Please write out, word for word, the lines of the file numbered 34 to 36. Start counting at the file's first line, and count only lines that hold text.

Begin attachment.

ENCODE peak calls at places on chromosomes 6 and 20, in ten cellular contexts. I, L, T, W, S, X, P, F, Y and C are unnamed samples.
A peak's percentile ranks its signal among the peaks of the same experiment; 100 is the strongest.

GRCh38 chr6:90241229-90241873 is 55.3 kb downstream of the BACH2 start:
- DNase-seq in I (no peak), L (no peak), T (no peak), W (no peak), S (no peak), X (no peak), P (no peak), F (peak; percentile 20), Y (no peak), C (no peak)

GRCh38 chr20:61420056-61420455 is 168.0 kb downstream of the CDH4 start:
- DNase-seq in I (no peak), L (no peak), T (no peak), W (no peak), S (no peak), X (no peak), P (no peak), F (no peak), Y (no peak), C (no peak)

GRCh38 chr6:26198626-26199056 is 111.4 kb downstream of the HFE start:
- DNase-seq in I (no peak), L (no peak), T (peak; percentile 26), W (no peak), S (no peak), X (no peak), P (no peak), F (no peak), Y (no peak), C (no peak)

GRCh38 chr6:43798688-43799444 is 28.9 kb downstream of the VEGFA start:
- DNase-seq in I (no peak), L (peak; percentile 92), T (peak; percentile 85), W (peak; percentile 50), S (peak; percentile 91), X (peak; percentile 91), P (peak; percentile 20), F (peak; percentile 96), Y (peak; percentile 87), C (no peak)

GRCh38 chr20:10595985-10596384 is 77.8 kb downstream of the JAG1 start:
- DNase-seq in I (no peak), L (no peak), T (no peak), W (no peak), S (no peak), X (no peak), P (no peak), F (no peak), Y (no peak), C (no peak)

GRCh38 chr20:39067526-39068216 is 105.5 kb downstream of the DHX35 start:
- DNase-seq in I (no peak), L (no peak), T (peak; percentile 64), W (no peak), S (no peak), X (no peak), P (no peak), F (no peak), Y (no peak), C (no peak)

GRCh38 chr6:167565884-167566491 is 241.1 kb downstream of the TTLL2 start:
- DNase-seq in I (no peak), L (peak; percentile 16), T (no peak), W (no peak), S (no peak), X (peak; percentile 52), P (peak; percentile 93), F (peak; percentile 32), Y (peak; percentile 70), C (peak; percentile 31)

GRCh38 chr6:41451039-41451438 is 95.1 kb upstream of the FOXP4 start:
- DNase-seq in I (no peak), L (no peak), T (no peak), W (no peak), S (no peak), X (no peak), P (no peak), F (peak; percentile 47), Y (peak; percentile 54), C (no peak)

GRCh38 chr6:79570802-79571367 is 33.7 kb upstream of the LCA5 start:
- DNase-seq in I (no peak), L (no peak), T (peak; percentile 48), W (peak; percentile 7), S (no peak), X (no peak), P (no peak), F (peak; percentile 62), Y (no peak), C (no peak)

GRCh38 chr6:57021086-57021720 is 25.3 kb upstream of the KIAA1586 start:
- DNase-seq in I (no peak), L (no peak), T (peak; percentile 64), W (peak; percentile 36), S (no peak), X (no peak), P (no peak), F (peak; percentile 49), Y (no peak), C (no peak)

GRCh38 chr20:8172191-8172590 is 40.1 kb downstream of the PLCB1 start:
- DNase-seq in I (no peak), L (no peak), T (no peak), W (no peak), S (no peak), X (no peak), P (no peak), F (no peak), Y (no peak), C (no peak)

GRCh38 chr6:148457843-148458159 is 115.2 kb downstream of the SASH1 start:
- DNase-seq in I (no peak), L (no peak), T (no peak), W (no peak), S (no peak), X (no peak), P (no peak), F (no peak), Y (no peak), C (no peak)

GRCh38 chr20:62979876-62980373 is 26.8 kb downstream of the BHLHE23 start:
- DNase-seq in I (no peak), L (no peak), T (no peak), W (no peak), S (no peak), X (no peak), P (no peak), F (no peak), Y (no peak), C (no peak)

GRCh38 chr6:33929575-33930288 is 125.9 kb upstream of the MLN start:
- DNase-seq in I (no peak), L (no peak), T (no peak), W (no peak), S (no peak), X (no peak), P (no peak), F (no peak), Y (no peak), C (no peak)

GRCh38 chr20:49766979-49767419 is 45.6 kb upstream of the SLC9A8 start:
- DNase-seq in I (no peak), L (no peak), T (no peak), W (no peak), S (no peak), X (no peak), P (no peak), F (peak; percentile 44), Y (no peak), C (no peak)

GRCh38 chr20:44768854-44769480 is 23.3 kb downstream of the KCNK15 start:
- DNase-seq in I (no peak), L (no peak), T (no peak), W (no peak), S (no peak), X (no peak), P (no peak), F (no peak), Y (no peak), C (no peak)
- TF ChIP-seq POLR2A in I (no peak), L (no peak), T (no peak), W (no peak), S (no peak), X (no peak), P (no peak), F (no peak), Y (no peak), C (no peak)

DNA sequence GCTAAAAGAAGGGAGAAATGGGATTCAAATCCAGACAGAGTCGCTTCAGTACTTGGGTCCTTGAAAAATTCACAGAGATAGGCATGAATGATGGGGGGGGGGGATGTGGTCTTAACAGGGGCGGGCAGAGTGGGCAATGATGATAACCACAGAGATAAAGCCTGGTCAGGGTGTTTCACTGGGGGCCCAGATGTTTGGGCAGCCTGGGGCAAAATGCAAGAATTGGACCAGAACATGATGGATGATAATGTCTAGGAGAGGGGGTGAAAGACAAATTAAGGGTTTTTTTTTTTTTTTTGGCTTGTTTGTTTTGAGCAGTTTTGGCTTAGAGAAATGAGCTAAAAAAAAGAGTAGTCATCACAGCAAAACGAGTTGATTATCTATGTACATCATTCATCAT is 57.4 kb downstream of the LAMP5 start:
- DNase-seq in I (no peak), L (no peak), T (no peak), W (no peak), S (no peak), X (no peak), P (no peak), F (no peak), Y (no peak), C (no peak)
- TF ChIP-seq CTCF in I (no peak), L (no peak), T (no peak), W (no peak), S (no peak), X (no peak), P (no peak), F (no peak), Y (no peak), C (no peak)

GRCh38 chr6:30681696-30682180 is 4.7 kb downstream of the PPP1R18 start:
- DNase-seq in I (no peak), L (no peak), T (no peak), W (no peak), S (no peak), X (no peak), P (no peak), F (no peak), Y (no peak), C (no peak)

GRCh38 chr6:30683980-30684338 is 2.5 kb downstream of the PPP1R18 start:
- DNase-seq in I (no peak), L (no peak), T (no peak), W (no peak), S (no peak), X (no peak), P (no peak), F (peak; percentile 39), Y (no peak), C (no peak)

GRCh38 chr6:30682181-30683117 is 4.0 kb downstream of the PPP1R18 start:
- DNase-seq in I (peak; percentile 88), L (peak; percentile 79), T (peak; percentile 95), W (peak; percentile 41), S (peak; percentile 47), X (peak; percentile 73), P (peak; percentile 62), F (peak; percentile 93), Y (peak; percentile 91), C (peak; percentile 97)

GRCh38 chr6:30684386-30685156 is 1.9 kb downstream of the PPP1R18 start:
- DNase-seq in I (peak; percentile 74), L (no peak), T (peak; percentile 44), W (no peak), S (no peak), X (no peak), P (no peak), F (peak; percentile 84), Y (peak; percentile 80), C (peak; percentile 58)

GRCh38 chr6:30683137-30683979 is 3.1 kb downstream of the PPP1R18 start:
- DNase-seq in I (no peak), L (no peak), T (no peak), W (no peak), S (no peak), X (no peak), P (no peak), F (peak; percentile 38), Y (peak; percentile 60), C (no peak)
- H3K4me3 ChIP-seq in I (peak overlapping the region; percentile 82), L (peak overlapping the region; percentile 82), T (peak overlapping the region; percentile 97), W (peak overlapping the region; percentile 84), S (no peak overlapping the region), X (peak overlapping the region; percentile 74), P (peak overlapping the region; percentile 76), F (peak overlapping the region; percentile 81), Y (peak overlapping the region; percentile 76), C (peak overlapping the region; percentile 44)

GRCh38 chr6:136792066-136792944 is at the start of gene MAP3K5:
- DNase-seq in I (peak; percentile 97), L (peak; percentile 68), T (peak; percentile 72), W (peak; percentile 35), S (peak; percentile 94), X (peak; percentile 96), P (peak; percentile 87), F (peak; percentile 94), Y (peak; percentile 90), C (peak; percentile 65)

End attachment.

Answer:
- DNase-seq in I (no peak), L (no peak), T (no peak), W (no peak), S (no peak), X (no peak), P (no peak), F (no peak), Y (no peak), C (no peak)
- TF ChIP-seq POLR2A in I (no peak), L (no peak), T (no peak), W (no peak), S (no peak), X (no peak), P (no peak), F (no peak), Y (no peak), C (no peak)

DNA sequence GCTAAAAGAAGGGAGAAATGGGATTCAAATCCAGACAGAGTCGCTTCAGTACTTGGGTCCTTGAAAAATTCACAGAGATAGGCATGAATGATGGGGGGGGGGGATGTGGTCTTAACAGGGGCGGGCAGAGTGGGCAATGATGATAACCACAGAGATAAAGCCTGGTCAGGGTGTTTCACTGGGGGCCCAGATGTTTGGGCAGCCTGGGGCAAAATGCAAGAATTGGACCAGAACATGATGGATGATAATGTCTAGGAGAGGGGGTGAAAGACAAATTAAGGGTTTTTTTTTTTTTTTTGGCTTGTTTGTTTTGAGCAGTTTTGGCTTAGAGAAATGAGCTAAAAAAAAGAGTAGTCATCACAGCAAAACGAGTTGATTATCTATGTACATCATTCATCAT is 57.4 kb downstream of the LAMP5 start: